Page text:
“We’re so excited about this space becoming a new gathering spot that everyone can enjoy,” says Cheryl Block, Occupational Therapist at Terraceview Lodge. “It has vaulted ceilings with large windows that face west with views of the mountains. It’s the perfect place to experience seasonal changes including flowers blooming, trees changing colours, and snow falling.”

Several round tables with flowers on them, and chairs around them, are shown. The back wall has several coffee-themed signs hanging.

The space after being transformed into Kalum Cafe.

“The Kalum Café is furnished with chairs and tables that serve multiple functions,” continues Cheryl. “We have comfortablechairs with foot stools and tables with adjustable heights so they’re accessible for everyone. We used bright colours and included art on the walls to make the space even more inviting. Residents created a decorative wreath using coffee filters that they painted. It was a way we could have them contribute to the café’s design.”

Cheryl also notes that the Kalum Café serves more than a social purpose – it has clinical benefits as well.

“During occupational therapy, we work on resident’s mobility. This can be either walking or using a wheel chair. The café gives us a purposeful destination to go to rather than just going up and down the halls. We can also use it as a place for our different programming groups to meet.”

Kalum Café had their grand opening celebration on August 28, 2019. Residents, families, staff, community groups, and local government officials all attended the celebration.

Tamara Reichert

About Tamara Reichert

Tamara is the communications advisor for the innovation and development commons at Northern Health where she works on a number of projects with the research, quality improvement, clinical simulation, and education teams. Born and raised in Prince George, Tamara grew up on a ranch where she rode horses, played with farm animals, built forts, and raided the family garden. She enjoys spending time travelling, hiking, cooking, reading, and cheering for her favourite sports teams.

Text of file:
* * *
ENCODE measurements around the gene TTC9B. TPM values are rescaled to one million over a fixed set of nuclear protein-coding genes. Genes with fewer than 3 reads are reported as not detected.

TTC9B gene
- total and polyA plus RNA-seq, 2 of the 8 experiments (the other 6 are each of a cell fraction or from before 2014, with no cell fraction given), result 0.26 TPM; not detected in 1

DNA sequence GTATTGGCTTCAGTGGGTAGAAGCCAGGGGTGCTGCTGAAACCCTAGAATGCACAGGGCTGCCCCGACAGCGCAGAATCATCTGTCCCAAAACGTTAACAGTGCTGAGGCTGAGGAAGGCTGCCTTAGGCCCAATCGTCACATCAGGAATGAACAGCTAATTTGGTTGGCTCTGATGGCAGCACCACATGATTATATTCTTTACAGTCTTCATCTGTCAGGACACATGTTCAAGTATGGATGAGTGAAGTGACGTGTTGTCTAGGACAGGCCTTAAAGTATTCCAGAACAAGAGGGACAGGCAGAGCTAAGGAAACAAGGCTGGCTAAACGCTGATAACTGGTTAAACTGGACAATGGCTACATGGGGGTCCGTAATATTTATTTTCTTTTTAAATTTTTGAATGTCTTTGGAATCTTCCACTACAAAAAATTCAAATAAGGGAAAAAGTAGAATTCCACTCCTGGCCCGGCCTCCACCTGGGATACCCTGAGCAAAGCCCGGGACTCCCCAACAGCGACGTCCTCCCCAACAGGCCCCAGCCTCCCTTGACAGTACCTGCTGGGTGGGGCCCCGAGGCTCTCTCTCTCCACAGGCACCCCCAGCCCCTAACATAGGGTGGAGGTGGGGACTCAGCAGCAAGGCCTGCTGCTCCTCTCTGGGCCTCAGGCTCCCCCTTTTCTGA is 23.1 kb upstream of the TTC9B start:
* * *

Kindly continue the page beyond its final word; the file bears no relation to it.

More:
IMAGINE Community Grants: Keeping safety simple in Houston

The installed Public Access Lifering is beside a sign that explains how to use it.

A Public Access Lifering was installed in Houston, BC in May 2019, after the District of Houston applied for and received an IMAGINE Community Grant.

The beach at Irrigation Lake is a popular destination for residents of Houston to cool off in when the weather gets hot, or to do some ice fishing when the mercury dips low. Located just West of town in a thriving forest, the beach is one of those hidden gems that makes a community special. The park features picnic tables, fire pits, and change rooms, but doesn’t have lifeguards on duty. To address this, Tasha Kelly from the District of Houston’s Leisure Services department made a plan to install a Public Access Lifering. As part of her plan, she applied for and received IMAGINE Community Grant funding.

A Public Access Lifering, or PAL, is exactly what it sounds like: a buoyant plastic ring that’s accessible to the public. It’s a safety measure you hope you’ll never have to use, but in an emergency, it could mean the difference between a happy ending and a tragedy. The ring that’s installed at Irrigation Lake features durable, weather-resistant housing. Its presence will help aquatic activities at the beach stay safe for years to come!

Northern Health IMAGINE Grants

Every year, the IMAGINE Community Grants program supports a wide variety of projects that help make Northern communities safer, healthier places. Projects like this one in Houston help to keep communities active by keeping them safe. Northern Health is proud to partner with communities to make the North a healthier place to live!

Apply for an IMAGINE grant in September

The application window for IMAGINE Community Grants opened on September 1 and closes September 30, 2019. The program accepts applications that promote health in a wide range of areas, including:

  • Physical activity
  • Healthy eating
  • Community food security
  • Injury prevention and safety
  • Mental health and wellness
  • Prevention of substance harms
  • Smoking and vaping reduction
  • Healthy aging
  • Healthy schools
  • …and more!

For more information, visit the IMAGINE Community Grants webpage today!

Andrew Steele

About Andrew Steele

Andrew Steele is the Coordinator of Community Funding Programs for Northern Health. He is passionate about community development, and believes that healthy communities are the result of many people working together toward common goals. Outside work, Andrew loves mountain biking, teaching Ride classes at The Movement, and enjoying art, culture and food with friends and family.